Dismisses appeal for lack of jurisdiction over Hawaii’s request for “clarification” of a Supreme Court Order.
The 9th Circuit just issued an Order denying the State of Hawaii’s Emergency Motion for an Injunction. For details on the motion, see our post earlier today, Hawaii seeks injunction from 9th Circuit to halt Trump application of SCOTUS Travel Ruling.
The Court issued its Order without even waiting for the Trump administration to respond, and was issued by the same panel of Judges as decided the original appeal, which the Supreme Court substantially overrode.
We lack jurisdiction to address Plaintiffs’ appeal of the district court’s order denying the motion to clarify the scope of the injunction. This court possesses jurisdiction to review only final judgments and a limited set of interlocutory orders. See 28 U.S.C. §§ 1291, 1292(a). The district court’s order neither resulted in a final judgment nor engaged in action deemed immediately appealable in 28 U.S.C. § 1292(a). Specifically, the district court’s order did not “grant, continu[e], modify, refus[e], or dissolv[e]” an injunction, or “refus[e] to dissolve or modify” an injunction. Id. § 1291(a)(1).
Nor do any of the various judicially-crafted bases for appellate jurisdiction apply under these circumstances. Because the “practical effect” of Plaintiffs’ requested relief is declaratory in nature—not injunctive—we do not construe their clarification motion before the district court as one for injunctive relief.
In other words, because Hawaii framed its request as one for “clarification” it screwed itself procedurally. The District Court refused to “clarify” a Supreme Court Order, and the 9th Circuit found it had no jurisdiction from such a request for clarification.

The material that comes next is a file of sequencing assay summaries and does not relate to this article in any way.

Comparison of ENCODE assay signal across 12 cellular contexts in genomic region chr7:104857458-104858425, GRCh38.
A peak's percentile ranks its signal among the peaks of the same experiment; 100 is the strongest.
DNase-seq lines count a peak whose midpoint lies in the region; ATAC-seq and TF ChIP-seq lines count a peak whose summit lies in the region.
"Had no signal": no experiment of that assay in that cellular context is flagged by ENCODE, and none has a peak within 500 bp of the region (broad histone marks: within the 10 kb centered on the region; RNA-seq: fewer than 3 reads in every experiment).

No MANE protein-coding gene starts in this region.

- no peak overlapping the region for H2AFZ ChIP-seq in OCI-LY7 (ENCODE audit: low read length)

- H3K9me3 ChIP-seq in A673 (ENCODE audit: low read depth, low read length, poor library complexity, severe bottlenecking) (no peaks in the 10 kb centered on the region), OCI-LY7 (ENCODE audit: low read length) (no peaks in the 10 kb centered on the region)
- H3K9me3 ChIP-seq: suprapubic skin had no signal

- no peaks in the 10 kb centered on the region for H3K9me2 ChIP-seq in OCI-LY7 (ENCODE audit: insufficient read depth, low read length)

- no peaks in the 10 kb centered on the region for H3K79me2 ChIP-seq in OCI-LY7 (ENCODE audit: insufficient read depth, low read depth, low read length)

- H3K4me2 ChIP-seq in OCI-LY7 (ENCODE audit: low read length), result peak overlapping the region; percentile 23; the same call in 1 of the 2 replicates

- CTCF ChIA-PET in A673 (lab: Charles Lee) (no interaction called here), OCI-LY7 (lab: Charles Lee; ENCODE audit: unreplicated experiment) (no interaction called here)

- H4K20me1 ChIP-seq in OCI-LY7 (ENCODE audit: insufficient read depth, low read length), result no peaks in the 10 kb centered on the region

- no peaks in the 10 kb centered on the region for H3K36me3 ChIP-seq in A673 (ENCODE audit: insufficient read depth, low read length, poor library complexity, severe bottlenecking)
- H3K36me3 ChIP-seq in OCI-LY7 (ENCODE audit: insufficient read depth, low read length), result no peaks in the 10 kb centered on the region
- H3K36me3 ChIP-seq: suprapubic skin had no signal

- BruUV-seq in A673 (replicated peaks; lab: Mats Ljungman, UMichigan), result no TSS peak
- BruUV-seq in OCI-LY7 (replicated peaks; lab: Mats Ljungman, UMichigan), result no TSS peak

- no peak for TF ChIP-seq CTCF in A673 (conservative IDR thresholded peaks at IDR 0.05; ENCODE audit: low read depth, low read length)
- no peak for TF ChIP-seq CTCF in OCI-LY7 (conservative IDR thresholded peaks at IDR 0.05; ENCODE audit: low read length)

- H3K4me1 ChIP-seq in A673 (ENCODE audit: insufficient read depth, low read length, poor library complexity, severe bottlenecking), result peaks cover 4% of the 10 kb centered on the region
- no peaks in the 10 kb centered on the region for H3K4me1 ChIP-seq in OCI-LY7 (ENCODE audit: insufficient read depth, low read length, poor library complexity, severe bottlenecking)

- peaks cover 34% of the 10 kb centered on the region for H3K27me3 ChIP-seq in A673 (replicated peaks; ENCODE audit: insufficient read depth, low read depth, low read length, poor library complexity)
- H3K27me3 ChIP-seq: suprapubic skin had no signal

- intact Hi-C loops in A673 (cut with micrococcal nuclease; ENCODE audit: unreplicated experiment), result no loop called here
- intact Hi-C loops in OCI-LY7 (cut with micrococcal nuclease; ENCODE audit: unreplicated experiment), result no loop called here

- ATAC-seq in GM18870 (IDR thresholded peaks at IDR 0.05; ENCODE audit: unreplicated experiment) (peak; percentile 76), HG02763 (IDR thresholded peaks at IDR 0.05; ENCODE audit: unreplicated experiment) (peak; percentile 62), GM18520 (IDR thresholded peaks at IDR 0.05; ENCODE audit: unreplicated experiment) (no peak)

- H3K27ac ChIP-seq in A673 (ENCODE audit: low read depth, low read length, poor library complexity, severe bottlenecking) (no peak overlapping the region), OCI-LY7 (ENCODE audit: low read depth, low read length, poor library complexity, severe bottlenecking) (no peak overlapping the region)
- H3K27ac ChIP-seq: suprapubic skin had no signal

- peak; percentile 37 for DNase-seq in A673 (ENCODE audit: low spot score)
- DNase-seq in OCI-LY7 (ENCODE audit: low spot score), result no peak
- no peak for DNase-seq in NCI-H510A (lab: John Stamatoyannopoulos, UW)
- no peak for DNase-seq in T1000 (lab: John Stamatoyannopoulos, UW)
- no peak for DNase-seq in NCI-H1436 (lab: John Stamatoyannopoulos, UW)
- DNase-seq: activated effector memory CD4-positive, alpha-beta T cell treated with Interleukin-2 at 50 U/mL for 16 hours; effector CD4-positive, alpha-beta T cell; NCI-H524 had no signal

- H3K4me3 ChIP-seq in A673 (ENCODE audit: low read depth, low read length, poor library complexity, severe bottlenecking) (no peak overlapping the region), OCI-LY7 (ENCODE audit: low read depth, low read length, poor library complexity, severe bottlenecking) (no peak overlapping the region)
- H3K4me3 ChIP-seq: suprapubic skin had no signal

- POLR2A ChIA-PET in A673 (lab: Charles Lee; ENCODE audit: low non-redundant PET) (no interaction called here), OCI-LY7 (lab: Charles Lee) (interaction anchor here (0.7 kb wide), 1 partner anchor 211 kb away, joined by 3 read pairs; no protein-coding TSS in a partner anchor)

Finally, we note that although the district court may not have authority to clarify an order of the Supreme Court, it does possess the ability to interpret and enforce the Supreme Court’s order, as well as the authority to enjoin against, for example, a party’s violation of the Supreme Court’s order placing effective limitations on the scope of the district court’s preliminary injunction. Cf. United States v. El-O-Pathic Pharmacy, 192 F.2d 62, 79–80 (9th Cir. 1951). But Plaintiffs’ motion before the district court was clear: it sought clarification of the Supreme Court’s June 26 order, not injunctive relief. Because the district court was not asked to grant injunctive relief or to modify the injunction, we do not fault it for not doing so.
The 9th Circuit dismissed the appeal entirely:
Because we lack jurisdiction to review the district court’s order, this appeal is DISMISSED and Plaintiffs’ “Emergency Motion under FRAP 8 and Circuit Rule 27-3 for Injunction Pending Appeal” is DENIED as moot.
So what will Hawaii do now? Try to get the Supreme Court to take the case? Go back to the District Court with a reframed motion?
[This post has been updated multiple times]
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